February 23, 2010

Num 28-30: Feasts of Remembrance

Posted in Foundations, Prophecy, Revelation, Sacrifices tagged , , , , , , , , , at 8:24 pm by Steve

The list of sacrifices is very detailed and for our hurried minds seems pointless and too much to remember. But for people who were much more intune with spiritual matters this was a connection to Divine. God gave people a starting point from which to grow in their relationship with Him. But before we can move very far in our relationship with God must must face the painful reality of our sin and our desparate need for forgiveness. But what can we possibly do to cover our human sin and reach for the holiness of God. Through this laundry list of sacrifices, times, amounts and patterns we can begin to feel like the depth of our sin is being covered over and we can begin to know God personally. Then we can understand Grace, but not until we know how much it costs.

Regularly scheduled celebrations and atonement to the sovereignty of God.

Daily  /  Weekly  /  Monthly

Outline of Major Festivals

Old Testament                                                              New Testament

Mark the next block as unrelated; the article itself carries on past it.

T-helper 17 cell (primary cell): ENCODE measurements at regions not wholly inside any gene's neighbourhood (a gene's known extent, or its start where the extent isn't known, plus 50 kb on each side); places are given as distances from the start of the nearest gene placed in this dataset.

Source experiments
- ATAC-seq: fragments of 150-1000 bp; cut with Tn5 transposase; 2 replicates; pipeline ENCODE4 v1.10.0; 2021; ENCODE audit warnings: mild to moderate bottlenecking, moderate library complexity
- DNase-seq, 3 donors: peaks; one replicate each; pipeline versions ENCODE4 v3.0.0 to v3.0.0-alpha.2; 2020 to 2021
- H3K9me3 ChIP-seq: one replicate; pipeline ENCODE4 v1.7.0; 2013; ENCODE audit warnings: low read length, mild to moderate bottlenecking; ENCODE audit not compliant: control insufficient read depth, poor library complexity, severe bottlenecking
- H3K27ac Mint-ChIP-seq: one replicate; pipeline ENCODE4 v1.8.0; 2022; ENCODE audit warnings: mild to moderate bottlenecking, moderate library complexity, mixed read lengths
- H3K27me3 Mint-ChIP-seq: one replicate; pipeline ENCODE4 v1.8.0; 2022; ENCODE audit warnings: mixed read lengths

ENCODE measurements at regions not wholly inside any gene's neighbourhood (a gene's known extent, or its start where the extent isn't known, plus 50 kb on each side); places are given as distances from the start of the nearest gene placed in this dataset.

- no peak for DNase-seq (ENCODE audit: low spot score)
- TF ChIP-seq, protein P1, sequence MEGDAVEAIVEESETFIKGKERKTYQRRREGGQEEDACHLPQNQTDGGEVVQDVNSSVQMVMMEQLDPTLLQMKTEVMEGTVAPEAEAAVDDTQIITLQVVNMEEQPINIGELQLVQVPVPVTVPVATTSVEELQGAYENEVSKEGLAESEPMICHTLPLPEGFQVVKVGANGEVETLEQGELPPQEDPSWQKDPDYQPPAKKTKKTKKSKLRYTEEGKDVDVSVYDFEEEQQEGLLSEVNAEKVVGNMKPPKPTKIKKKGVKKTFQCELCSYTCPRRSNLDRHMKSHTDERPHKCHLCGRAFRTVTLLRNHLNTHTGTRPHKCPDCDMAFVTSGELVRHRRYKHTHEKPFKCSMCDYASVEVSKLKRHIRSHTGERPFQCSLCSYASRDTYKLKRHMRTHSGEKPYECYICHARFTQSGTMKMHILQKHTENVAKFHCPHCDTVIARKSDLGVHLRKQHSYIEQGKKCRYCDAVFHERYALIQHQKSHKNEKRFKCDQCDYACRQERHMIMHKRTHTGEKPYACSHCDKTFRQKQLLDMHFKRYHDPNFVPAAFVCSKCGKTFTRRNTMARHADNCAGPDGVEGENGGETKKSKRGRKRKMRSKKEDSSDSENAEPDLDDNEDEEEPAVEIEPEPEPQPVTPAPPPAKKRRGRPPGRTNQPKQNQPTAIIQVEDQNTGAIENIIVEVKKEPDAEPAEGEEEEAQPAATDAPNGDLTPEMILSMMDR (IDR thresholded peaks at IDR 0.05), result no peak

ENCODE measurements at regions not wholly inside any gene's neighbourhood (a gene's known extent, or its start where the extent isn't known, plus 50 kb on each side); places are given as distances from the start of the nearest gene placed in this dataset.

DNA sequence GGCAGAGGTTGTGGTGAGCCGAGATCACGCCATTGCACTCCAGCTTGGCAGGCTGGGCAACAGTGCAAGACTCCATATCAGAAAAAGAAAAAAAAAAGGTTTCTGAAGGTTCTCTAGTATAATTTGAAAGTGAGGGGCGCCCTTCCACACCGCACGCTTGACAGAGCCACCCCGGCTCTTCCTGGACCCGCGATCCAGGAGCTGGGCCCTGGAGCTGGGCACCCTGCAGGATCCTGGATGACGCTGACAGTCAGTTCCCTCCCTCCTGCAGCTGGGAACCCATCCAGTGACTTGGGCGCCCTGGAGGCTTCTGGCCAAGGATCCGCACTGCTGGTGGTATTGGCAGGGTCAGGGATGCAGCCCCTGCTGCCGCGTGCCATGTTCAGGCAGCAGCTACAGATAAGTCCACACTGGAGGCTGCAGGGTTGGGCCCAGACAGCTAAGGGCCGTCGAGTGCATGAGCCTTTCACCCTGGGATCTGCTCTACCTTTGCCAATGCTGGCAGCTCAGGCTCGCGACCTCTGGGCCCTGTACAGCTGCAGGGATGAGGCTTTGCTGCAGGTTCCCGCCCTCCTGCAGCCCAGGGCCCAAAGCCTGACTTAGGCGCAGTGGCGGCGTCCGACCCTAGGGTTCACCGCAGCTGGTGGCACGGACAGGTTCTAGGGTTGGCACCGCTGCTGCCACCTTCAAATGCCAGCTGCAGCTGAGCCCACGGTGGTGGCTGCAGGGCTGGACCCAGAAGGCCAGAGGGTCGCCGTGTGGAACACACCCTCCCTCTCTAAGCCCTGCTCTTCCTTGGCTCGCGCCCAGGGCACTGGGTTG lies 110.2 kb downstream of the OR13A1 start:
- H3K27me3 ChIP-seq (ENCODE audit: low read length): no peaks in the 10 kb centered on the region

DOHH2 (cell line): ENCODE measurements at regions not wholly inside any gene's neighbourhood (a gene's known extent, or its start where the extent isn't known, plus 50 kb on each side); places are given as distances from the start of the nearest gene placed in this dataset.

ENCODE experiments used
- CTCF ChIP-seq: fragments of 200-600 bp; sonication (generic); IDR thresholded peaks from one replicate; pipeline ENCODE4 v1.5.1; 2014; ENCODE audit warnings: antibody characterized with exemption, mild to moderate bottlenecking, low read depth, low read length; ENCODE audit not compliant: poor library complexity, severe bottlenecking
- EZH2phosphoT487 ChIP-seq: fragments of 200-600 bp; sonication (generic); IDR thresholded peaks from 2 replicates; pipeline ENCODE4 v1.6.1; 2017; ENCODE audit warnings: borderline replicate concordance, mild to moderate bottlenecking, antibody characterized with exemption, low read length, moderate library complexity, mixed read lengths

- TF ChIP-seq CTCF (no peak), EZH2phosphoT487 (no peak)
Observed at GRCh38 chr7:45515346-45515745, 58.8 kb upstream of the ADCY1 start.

Feast of Unleaven Bread                                        Palm Sunday (fulfilled)

Passover                                                                           Good Friday (fulfilled)

Feast of First Fruits                                                   Easter (fulfilled)

Feast of Weeks                                                             Pentecost (fulfilled)

Feast of Trumpets                                                     

And he will send his angels with a loud trumpet call, and they will gather his elect from the four winds, from one end of the heavens to the other. Matthew 24:31

Feast of Atonement                                                 

Feast of Tabernacle

When Christ came as high priest of the good things that are already here, he went through the greater and more perfect tabernacle that is not man-made, that is to say, not a part of this creation. Hebrews 9:11

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January 24, 2010

Seven Festivals of the Messiah

Posted in Foundations, Miscellaneous, Prophecy tagged , , , , , , , , at 7:04 pm by Steve